CHARLES II 1648
[money of necessity]
(June 1648-March. 1649)
Charles II 1648 octagonal
large crown with a "furred band" over
HANC : DEVS : DEDIT 1648
CAROLs : II : D : G : MAG : B : F : ET : H : REX
rev., castle gateway, PC at sides of central tower
OBS to left, protruding cannon on the right
POST : MORTEM : PATRIS : PRO : FILIO
There are few early collections that were created contemporary to the time coins were in circulation nearly 400 years ago in the UK, one such collection was the “Bridgewater House Collection”.
Auctioned at Sotheby’s in July 1972, it was unique, formed by the Earls of Bridgewater and previously Bridgewater House. It was a unique sale, a collection that was cared for by the British Museum until 1900 and was never exhibited since its inception. A collection started John the second Earl (1622-1686)
Many of today’s cabinets contain a few wonderful pieces from this sale. It is difficult to measure the importance of collection that nearly stayed untouched for such a period, through wars and a dozen generations in one family.
The collection sold for 131,446 gbp what in my estimation would in 2009 bring a sale vale of +/- 5'000'000 gbp. This gives an idea of the importance the Numismatic faternity saw in the collection in 1972.
During this period Pontefract Castle was known as Pomfret. The castle was seized on June 2, 1648 on behalf of the King, Charles I by a colonel a John Morris, he was srving under Sir Marmaduke Langdale. What is interesting is that the castle was seized by a small group dressed as peasants overcame the local garrison the most important point to the north. Pontefract resisted all attacks and Cromwell only gained control two months after the execution of Charles I. Another point of interest is that it was here the Cromwell’s men were first known as “Ironsides” a name that stays with them until this day.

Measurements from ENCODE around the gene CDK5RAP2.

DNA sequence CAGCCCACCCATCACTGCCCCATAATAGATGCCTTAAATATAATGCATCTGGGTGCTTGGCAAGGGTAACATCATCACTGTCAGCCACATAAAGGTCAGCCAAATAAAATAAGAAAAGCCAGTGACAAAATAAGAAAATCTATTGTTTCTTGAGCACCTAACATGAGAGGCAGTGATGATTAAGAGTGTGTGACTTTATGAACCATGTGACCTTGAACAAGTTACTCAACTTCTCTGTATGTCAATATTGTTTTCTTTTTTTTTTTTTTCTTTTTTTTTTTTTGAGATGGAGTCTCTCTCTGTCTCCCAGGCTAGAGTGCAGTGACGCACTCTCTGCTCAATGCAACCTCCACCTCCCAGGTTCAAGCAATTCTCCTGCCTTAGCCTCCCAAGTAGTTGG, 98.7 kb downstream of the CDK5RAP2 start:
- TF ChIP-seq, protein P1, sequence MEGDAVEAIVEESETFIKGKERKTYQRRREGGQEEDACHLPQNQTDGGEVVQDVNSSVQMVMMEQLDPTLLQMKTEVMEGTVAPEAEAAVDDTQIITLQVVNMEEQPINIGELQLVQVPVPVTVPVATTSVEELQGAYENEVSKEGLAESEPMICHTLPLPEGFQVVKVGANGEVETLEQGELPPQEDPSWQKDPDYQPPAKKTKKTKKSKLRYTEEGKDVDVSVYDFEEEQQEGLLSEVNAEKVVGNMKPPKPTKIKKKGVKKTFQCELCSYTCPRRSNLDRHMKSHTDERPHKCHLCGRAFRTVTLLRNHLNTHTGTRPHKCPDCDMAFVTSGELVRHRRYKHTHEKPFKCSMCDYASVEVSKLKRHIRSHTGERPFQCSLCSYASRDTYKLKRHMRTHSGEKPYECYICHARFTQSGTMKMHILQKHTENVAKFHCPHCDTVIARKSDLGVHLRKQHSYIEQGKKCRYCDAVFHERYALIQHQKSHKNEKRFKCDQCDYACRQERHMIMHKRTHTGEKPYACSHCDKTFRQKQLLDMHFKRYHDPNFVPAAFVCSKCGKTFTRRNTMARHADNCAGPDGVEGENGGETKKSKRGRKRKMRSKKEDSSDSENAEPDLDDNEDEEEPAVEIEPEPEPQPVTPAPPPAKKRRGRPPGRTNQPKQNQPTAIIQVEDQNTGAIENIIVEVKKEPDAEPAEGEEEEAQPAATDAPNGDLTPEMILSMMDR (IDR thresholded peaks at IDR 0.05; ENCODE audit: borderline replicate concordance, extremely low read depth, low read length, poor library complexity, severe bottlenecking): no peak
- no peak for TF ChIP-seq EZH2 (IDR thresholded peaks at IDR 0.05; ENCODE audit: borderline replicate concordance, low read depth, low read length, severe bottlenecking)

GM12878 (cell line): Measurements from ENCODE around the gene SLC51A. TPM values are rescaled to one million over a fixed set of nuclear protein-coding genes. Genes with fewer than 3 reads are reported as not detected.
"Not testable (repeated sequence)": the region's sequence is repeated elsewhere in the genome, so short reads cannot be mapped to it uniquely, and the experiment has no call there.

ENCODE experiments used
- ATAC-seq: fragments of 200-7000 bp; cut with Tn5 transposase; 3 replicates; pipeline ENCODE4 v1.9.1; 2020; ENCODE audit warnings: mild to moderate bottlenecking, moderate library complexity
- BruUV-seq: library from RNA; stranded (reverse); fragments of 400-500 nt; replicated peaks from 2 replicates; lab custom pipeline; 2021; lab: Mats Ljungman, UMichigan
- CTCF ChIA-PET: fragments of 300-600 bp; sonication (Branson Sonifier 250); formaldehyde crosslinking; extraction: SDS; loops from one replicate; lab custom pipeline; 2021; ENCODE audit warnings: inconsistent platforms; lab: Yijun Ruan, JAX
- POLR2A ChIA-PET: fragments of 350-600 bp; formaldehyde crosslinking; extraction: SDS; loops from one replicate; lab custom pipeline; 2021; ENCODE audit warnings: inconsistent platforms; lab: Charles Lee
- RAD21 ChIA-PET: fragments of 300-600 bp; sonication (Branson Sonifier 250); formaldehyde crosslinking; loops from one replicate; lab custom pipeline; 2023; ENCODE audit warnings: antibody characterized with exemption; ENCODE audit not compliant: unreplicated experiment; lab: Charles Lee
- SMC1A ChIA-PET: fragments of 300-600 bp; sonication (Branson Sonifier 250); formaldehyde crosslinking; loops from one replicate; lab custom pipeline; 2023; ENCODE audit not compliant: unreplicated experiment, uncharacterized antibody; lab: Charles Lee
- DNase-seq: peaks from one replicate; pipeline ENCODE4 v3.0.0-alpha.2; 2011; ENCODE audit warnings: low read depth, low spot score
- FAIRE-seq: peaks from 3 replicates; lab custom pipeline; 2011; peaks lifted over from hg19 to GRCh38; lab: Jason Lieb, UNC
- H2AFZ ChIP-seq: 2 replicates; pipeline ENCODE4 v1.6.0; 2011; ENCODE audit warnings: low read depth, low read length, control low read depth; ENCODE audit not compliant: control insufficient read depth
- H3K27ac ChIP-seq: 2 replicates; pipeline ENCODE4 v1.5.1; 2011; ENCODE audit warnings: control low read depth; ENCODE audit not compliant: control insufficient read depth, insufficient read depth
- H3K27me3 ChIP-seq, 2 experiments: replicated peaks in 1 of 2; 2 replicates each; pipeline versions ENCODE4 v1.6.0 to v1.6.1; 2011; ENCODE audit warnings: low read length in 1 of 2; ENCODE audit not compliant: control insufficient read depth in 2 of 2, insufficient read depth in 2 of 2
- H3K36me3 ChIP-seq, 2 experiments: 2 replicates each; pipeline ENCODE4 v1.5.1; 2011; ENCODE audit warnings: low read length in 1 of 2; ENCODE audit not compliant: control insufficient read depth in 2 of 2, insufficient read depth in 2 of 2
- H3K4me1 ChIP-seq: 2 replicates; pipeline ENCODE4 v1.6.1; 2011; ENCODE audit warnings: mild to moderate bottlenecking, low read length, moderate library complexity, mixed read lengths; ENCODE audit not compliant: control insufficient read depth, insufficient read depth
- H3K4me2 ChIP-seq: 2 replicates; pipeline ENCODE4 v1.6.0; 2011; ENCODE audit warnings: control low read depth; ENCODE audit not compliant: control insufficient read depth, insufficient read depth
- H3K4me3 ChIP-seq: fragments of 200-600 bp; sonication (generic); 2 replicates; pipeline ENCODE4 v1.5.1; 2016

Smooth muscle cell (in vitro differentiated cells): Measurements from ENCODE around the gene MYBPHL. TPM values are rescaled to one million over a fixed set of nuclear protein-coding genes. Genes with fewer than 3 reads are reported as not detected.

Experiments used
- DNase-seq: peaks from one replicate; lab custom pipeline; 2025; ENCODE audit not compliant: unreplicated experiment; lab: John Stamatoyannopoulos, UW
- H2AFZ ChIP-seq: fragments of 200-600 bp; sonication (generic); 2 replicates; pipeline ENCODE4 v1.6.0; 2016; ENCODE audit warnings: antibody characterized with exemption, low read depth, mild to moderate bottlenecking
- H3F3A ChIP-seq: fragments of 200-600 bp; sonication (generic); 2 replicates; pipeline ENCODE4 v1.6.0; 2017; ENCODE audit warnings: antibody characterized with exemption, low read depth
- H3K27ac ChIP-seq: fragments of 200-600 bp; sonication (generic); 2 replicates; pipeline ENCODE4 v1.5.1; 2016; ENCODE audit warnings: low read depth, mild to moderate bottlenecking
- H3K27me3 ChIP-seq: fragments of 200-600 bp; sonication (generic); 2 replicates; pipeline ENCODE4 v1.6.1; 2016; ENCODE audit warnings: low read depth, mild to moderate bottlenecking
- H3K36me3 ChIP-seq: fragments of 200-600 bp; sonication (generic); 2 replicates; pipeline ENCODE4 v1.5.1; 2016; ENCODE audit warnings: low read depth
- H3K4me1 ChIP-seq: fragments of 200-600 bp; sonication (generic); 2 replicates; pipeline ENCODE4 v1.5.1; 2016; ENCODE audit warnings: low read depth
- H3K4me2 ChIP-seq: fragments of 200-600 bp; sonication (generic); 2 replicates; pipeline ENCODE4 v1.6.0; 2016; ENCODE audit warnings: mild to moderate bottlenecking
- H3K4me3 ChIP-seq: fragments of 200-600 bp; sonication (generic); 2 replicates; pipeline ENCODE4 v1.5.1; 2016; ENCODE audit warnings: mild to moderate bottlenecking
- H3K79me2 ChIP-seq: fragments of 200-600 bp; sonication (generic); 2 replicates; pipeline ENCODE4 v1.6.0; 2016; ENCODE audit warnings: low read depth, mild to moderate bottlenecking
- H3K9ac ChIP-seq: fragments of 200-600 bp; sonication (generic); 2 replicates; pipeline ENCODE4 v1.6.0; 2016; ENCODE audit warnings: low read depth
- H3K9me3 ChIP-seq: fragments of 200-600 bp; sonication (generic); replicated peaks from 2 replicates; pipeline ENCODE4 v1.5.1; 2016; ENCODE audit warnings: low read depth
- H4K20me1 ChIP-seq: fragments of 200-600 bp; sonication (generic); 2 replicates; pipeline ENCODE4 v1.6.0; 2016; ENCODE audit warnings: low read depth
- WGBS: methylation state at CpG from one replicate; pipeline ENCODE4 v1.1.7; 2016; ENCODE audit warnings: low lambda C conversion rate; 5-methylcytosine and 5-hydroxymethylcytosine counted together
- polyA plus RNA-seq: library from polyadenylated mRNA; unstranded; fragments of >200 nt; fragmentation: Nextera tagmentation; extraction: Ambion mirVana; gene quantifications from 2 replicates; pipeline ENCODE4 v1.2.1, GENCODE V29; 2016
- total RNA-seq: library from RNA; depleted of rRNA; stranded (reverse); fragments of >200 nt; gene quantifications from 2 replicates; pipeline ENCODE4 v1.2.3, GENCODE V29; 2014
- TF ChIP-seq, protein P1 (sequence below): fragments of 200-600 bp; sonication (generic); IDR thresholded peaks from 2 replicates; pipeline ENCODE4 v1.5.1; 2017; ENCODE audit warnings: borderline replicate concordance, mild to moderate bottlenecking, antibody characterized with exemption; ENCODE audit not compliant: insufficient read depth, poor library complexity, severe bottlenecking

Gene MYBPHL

The siege coins were in two groups those issued during the reighn of Charles I and those after his exection and in the name of Charles II his son.
Written in a journal [details not known]
February 2-9, 1648-9
' one of which had a small parcel of silver in his pocket ; somwhat square. On the side therefof was stamped a castle woth P O for Pomfret, and on the other side was the crown with C R on each side of it. These pieces were made of plate,which they get out of the country, and passing amongst them for coyn '
[money of necessity]
Issued by towns loyal to the king
One of the main tasks of an army in the sixteenth and seventeenth centuries was breaking a siege, and military technology greatly reduced the ability of garrisons in cities to resist them. At times 'money of necessity' was issued among the besieged. This may have been to reassure mercenaries, or allow simply to allow everyday transactions.
In 1645-6, during the English Civil Wars, three royalist fortresses under siege produced coinage. When Carlisle was surrounded by a Scottish army, coinage worth £323 was produced. A 17-year-old resident, Leslie Tullie, recorded in his diary that 'an order was published to every citizen to bring in their plate [i.e. silverware] to be coyned, which they did chearfully'. Tullie's mother gave five spoons which weighed 6¼ oz of silver. Overall, 1,162 oz of silver was gathered on that occasion, producing £280 of coin.
During the year-long siege of Scarborough Castle, the commander Sir Hugh Chomley handed out the siege money himself, at a rate of sixpence a day, to encourage the morale of those who were repairing the walls.
The Newark coinage was produced during its third siege. It is of a very good quality, with weights of the correct official standards.
The Pontefract siege occurred during the so-called 'Second Civil War', a group of royalist rebellions that broke out in 1648. The later issues of the coin, struck in 1649 between the execution of Charles I (30 January), and the surrender of the castle (22 March), were changed to read 'for the son [Charles II], after the father's death'.
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